But LeCun is not convinced that neural computing needs to be neuromorphic to be effective. “I am interested, but I am sceptical,” he says. “The question is whether you are better off exploiting the progress of digital technology or try to follow the neuromorphic philosophy.”
While LeCun agrees that neuromorphic systems could play a role in processing sensor data at the edge of the network, he believes that current analogue technologies have fundamental disadvantages for building larger neural nets. “There may be a good reason for the brain to produce spikes, but it might not translate to electronics and software,” he says.
These differing points of view will be aired in a virtual debate entitled “The future of high-performance computing: are neuromorphic systems the answer?”, which can be watched live on Monday 7 March 2022 at 4.00 pm GMT and then subsequently on-demand. LeCun will be in the sceptics’ corner, along with Bill Dally, a professor at Stanford University and chief scientist at NVIDIA – a company that designs the graphical computer processors that underpin many AI systems.
On the other side of the debate will be Kwabena Boahen, founder and director of the Brains in Silicon laboratory at Stanford University. Boahen and his team are developing silicon-based artificial neurons to emulate the way the brain works, and have demonstrated Neurogrid – a circuit board composed of 16 chips that each includes analogue circuitry for more than 65,000 artificial neurons.
“We’ve built hardware models of neural systems to learn about how the brain functions, which lets us test ideas about how cognition could come from the properties of neurons,” Boahen explained in an article for Stanford University. “Informed by what these models have taught us, we’re now working on developing a computer that works more efficiently, like the brain does.”
He will be joined by Ralph Etienne-Cummings, director of the Computational Sensory-Motor Systems Laboratory at Johns Hopkins University. Etienne-Cummings has studied bio-inspired vision sensors and their use in robots, and more recently brain–machine interfaces and neural prosthetics that are designed to restore function after injury or to overcome disease. His wide-ranging research has convinced him of the need for neuromorphic computing to “perform recognition tasks as effortlessly living organisms, create legged robots that are as efficient and elegant as humans, and design prosthetics than can seamlessly interface with the body.”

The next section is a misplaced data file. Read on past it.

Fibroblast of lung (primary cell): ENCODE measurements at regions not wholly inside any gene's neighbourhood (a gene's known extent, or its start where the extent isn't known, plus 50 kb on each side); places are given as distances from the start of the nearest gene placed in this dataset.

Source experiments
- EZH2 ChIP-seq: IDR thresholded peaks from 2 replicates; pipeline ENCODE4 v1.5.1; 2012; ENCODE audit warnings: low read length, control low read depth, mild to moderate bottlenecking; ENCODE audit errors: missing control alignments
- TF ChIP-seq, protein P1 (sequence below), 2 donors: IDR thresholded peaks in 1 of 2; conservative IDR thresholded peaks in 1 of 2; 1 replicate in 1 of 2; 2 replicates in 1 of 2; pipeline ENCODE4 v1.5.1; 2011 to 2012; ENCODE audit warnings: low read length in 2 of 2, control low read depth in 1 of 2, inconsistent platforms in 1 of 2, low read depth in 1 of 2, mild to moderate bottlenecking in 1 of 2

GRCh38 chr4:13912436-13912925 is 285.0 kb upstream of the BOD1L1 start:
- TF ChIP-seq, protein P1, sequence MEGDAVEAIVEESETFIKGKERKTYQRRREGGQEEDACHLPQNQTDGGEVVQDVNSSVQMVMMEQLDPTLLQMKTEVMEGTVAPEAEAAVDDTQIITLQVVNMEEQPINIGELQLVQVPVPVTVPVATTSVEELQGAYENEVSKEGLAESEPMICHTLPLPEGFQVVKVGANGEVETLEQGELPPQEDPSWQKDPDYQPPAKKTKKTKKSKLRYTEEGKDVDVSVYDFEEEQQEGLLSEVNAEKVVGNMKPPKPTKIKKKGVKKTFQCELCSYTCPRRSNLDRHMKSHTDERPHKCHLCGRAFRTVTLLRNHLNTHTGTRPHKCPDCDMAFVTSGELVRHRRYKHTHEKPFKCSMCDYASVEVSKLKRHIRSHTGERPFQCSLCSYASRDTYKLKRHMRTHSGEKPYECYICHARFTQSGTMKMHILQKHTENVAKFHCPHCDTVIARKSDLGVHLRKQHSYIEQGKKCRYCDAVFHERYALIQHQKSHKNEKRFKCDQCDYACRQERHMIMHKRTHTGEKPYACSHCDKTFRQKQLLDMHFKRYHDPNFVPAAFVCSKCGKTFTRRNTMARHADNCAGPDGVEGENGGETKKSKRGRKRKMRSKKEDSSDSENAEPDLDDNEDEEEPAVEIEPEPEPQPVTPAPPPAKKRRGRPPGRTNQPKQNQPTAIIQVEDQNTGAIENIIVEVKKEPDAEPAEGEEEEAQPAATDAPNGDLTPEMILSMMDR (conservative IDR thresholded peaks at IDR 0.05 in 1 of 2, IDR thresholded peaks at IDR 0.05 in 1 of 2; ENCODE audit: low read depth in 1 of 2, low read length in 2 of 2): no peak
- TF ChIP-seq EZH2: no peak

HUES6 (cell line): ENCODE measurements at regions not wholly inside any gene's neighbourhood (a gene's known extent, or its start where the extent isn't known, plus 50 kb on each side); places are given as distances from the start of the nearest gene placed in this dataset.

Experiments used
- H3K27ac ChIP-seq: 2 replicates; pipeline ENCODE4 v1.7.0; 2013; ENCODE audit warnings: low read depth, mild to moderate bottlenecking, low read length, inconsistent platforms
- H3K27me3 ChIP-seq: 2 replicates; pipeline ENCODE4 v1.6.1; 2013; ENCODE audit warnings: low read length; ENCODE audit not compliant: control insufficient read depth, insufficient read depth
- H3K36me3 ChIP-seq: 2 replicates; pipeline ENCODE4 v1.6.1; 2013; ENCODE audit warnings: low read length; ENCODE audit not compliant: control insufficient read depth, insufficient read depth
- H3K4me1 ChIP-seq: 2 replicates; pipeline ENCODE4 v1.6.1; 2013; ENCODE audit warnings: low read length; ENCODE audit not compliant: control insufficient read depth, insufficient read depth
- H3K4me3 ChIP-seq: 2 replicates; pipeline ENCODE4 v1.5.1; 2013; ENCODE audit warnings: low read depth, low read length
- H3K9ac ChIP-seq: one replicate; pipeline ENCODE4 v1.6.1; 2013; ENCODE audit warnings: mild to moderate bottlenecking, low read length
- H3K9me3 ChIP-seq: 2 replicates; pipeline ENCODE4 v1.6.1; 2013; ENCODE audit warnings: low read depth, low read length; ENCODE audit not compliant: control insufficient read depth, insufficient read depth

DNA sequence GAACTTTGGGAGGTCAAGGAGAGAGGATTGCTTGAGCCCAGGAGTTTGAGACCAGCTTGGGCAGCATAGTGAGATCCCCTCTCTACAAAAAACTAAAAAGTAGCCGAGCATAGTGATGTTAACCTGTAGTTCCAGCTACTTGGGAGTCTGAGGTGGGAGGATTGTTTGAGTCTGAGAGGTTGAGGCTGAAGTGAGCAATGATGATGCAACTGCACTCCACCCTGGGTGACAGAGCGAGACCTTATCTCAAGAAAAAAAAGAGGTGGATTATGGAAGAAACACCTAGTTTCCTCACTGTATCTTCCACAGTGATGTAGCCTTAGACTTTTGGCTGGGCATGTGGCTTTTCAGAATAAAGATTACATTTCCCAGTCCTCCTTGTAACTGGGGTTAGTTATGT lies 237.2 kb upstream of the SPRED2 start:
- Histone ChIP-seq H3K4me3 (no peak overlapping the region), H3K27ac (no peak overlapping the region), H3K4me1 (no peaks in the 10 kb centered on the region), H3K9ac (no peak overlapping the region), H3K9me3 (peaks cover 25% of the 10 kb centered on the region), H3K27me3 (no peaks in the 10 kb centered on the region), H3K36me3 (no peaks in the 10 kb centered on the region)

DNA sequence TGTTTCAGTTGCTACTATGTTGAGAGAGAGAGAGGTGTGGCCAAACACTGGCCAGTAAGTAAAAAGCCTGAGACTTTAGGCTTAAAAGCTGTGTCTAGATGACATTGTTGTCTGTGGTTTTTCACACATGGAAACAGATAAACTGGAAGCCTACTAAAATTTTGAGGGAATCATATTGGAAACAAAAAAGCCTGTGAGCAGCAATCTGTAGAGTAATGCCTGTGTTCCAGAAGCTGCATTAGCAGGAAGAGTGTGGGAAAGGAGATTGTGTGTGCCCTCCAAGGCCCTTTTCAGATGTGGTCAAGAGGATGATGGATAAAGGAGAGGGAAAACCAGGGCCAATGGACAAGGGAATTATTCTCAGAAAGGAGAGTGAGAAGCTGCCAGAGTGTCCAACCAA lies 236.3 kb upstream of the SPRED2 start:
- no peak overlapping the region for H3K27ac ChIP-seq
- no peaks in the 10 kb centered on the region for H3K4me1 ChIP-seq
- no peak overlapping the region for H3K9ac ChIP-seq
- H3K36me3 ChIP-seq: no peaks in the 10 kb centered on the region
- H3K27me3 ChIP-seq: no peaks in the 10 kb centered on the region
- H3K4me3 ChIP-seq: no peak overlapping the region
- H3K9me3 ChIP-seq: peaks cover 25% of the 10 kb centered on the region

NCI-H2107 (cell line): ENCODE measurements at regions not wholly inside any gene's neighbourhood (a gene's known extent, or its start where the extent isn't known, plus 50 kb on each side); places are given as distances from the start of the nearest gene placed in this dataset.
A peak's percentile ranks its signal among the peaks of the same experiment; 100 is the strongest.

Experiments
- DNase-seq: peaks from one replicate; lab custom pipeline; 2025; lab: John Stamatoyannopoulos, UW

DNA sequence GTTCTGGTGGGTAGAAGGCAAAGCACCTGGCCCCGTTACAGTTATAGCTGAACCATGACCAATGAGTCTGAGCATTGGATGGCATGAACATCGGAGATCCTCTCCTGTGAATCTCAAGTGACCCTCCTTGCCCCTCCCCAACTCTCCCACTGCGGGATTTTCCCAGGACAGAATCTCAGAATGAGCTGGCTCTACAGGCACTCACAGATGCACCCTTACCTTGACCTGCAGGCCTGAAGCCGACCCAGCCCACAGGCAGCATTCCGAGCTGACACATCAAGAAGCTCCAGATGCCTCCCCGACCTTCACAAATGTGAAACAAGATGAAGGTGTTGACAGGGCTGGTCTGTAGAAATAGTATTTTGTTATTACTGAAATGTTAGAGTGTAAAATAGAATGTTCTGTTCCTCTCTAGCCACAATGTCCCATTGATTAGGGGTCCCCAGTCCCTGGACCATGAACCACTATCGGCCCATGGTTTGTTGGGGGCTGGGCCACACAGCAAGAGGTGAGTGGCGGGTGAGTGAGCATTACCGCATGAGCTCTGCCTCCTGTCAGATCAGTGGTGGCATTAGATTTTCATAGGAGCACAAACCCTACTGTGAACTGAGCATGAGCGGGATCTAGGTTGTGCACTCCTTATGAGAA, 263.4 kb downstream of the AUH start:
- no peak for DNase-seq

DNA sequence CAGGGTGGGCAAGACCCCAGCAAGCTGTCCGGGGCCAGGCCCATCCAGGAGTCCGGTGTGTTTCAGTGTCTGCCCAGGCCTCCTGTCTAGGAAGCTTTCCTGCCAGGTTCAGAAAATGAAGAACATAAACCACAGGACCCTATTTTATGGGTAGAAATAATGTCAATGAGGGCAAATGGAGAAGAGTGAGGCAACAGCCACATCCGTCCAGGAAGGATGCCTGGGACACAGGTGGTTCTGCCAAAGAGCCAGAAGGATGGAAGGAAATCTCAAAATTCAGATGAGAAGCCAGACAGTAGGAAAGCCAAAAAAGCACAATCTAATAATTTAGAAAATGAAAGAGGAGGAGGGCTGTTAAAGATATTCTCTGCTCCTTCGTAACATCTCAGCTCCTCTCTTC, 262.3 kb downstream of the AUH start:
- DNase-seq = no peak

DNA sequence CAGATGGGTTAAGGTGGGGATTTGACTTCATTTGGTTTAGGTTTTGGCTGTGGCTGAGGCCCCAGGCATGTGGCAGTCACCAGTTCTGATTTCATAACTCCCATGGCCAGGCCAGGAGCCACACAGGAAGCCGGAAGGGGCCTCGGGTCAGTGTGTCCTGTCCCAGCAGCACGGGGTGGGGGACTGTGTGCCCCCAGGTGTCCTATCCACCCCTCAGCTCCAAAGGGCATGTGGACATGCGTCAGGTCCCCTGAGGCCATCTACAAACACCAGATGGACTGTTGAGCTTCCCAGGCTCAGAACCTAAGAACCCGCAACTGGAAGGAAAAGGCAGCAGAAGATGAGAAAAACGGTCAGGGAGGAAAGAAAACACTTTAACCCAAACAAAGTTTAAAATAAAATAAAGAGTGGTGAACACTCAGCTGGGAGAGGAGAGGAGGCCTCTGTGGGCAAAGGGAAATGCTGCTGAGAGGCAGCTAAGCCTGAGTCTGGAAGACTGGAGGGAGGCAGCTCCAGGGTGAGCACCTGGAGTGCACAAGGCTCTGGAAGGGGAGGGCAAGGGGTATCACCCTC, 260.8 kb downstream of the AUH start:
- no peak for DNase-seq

The discussion will be chaired by Regina Dittmann, an expert in memristive devices who is currently at the Peter Grünberg Institute of the Forschungszentrum Jülich in Germany. With Boahen and Etienne-Cummings attempting to convince LeCun and Dally of the benefits of neuromorphic computing over mainstream neural approaches, the session promises to be a friendly, but fiercely contested, debate. You can register for free now.
While the idea of neuromorphic engineering is rooted in concepts first proposed in the 1980s by, among others, microelectronics pioneer Carver Mead, the field has expanded over the years as new approaches have emerged. The term “neuromorphic” now describes any type of analogue, digital or mixed-mode implementation of a neural system, which includes physical devices that are designed to replicate the synapses in the brain, as well as digital chips – such as those demonstrated by Intel and IBM – that provide an electronic implementation of a spiking neural network.
The new journal, Neuromorphic Computing and Engineering, aims to represent this diversity of thought. “It’s the first journal that has tried to encompass all the different aspects of the field, from basic research about the brain to nanoscale technologies and high-performance computing that can hopefully exploit some of the concepts from spiking neural networks,” says Indiveri.
“We have received a high level of submissions and the articles published so far have had a good number of citations. I am happy to see that there is a lot of interest in the area in general and in bringing the different communities together through the journal.”
Register now for the online debate, which will be live on Monday 7 March at 16.00–17.30 GMT and subsequently available to view on-demand.